Early adopters suggest pressure points for governance disclosures

The 3rd edition of the ASX Corporate Governance Council’s Corporate Governance Principles and Recommendations came into effect on 1 July 2014. Most entities with a 30 June balance date will be disclosing against the new edition in their forthcoming annual reports, but 68 entities were ‘early adopters’. A random cross-section of disclosures from both large and small listed entities finds that 80 per cent of entities made their corporate governance disclosures on their websites and 40 per cent reported full adoption of the new recommendations and 60 per cent partial adoption.

Board skills matrix

The disclosures concerning the board skills matrix all dealt with the mix of skills and diversity that the board had rather than a projection of what it would be looking to achieve. Not all disclosures were in matrix form with the majority being statements describing the skills and experience of the board. Some entities did not adopt this recommendation with a number saying that they considered directors’ attributes prior to appointment or that the entity was small enough for the board to identify any gaps in board skills.


Most had a nomination committee, although a small number adopted the alternative and fewer still said they did not adopt this recommendation because they are too small or because of the nature of their business (for example, fund management entities). The majority had audit committees, with a handful adopting the alternative and, surprisingly, some having no audit committee. This needs to be viewed in light of how companies structure their risk committees, with the majority having one, and many noting that their risk committee also undertook audit committee functions. A number of entities provided varying degrees of detail about their alternative processes. On the remuneration committee front, more than three-quarters had one, with a handful adopting the alternative, of which only one did not utilise the ‘if not, why not’ regime to explain why (those that did were fund managers).

Risk management reviews

All entities reviewed said that they undertook risk reviews with a couple noting they were in the process of setting up one. While entities disclosed details of a review process (with varying degrees of detail), many did not explicitly say that a review had taken place. In some cases this had to be inferred from a description of the process that refers to an annual review.

Internal audit

More than half of the entities disclosed that they had an internal audit function, with slightly less than half noting they had processes for improving the effectiveness of risk management and internal control. Many of those who said they had alternative processes gave very brief detail. Only one entity did not adopt the recommendation because the ‘company is small enough and the board sufficiently knowledgeable of the operations to evaluate the effectiveness of risk management and internal control processes of the company’.

Sustainability risks

Disclosures in this area were generally weak. Many entities believed they had met their disclosure requirements by cross-referencing to other reports such as the risk section in their annual report or their corporate social responsibility (CSR) or sustainability reports. A number of these CSR and sustainability reports did not appear to have a risk focus. Notably, only a minority made statements as to whether these risks were material or not.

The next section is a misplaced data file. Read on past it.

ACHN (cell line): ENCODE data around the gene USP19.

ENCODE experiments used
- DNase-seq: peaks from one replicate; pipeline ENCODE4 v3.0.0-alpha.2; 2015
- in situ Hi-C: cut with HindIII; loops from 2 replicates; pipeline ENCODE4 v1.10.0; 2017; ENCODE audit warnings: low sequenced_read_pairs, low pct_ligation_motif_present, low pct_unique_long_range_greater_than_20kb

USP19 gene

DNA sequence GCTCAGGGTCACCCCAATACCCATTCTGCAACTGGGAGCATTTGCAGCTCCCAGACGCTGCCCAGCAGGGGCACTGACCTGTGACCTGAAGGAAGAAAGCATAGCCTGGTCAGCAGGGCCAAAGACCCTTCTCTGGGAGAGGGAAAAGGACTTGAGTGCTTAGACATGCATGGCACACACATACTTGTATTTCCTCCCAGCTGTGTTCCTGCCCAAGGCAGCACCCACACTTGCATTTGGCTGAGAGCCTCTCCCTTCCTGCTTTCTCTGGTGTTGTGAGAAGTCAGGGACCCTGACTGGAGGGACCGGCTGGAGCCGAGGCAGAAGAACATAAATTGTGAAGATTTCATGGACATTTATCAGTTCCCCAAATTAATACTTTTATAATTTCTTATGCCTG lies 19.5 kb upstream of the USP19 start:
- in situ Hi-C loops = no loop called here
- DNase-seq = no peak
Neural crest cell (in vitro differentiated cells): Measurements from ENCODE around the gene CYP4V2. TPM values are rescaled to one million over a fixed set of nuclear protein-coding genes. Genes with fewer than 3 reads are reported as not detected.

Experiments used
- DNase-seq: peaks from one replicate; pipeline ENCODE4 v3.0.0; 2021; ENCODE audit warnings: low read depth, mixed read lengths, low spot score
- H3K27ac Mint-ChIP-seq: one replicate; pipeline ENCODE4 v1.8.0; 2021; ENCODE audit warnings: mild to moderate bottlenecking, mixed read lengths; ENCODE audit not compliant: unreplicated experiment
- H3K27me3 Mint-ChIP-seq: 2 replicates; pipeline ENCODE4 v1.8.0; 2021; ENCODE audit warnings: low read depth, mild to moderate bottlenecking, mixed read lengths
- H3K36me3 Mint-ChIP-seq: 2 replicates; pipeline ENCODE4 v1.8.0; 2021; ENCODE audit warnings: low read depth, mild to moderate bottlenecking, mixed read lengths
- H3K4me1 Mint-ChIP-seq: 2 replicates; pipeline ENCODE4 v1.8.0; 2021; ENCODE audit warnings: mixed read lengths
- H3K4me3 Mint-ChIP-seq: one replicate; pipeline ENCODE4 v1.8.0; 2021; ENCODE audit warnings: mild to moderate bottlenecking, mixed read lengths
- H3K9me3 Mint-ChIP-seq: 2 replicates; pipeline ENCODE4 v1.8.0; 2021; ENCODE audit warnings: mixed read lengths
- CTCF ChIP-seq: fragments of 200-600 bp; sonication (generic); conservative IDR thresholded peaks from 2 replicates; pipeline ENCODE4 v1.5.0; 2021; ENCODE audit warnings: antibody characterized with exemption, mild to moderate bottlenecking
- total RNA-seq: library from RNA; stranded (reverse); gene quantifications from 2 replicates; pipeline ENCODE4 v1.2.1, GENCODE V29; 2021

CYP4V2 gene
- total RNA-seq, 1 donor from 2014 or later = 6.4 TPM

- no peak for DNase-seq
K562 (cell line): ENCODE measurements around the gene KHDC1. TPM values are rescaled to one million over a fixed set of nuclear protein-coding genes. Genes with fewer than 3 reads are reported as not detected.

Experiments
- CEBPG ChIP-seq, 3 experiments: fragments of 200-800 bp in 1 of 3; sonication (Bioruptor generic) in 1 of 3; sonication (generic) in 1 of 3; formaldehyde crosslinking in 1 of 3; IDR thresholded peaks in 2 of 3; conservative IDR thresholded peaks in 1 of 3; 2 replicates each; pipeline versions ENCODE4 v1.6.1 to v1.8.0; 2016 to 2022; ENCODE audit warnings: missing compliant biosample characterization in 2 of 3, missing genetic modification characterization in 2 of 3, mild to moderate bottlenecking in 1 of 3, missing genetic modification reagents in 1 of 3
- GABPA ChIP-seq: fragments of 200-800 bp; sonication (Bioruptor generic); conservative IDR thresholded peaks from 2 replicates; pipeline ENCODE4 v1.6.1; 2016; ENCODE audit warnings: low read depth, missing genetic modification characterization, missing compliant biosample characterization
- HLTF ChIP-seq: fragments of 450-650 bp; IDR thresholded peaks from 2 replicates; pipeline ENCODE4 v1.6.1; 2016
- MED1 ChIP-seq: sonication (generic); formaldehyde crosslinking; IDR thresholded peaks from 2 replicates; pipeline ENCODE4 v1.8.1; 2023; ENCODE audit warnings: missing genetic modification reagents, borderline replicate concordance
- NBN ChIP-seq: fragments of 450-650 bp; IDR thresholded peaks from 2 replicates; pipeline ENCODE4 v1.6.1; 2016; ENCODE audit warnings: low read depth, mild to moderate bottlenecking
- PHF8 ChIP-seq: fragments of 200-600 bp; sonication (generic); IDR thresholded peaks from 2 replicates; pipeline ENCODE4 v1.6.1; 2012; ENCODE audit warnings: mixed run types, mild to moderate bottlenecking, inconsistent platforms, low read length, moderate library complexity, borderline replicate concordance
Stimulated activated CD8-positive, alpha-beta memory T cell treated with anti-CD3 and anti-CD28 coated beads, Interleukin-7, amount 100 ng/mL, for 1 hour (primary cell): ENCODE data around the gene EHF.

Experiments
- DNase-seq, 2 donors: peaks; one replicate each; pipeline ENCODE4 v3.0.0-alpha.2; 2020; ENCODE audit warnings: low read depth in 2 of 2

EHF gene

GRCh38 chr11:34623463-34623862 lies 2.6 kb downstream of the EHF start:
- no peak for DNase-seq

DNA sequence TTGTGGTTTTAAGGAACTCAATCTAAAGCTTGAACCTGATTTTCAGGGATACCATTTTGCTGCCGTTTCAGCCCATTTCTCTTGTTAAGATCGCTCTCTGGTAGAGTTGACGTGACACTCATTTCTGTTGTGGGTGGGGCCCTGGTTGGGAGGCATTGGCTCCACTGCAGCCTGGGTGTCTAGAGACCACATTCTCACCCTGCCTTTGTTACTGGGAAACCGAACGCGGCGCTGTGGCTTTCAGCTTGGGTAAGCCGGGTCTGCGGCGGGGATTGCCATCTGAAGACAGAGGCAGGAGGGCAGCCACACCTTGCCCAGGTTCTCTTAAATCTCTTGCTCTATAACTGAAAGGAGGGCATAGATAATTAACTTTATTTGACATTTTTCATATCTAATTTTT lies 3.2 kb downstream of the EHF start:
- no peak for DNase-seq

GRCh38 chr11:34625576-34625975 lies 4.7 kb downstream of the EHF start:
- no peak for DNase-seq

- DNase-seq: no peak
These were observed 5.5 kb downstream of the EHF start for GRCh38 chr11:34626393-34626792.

Induction and professional development

Only one of the entities reviewed did not have an induction program, due to ‘the uncomplicated nature’ of its business.

Company secretary

All entities reported adoption of this recommendation, although they were largely silent on separate reporting lines.

Background checks and information to be given for election of directors

All but one of the entities reviewed reported adoption of this recommendation, with the majority disclosing that they ‘’undertake appropriate checks’ and making reference to their notice of meeting with respect to Recommendation 1.2 (b). One entity reported that it did not adopt Recommendation 1.2(a) but did not disclose why.

Market focus

Market focus on forthcoming corporate governance statements will be on the information provided to investors, to allow them to assess the governance frameworks in their investee companies, on:

  • the nine new recommendations (1.2 (background checks and information to be given for election of directors); 1.3 (written contracts of appointment); 1.4 (company secretary); 2.6 (induction and professional development); 4.3 (external auditor at AGM); 6.1 (information on the website); 6.4 (facilitate electronic communications); 7.3 (internal audit); and 7.4 (sustainability risks))
  • the number of entities who took the opportunity to streamline their annual reports by making their corporate governance disclosures on their website
  • the number of entities who have chosen to adopt and report on the alternative to the committee structures in recommendations 2.1 (nomination committee); 4.1 (audit committee); 7.1 (risk committee); and 8.1 (remuneration committee), or the alternative allowed in recommendation 7.3 to disclose the risk management and internal control processes it has in place in lieu of an internal audit function
  •  (2.2 (board skills matrix), 7.1 (risk committee), 7.2 (annual risk review) and 6.2 (investor relations program))
  • recommendations that were a variation of a recommendation or disclosure in the second edition.

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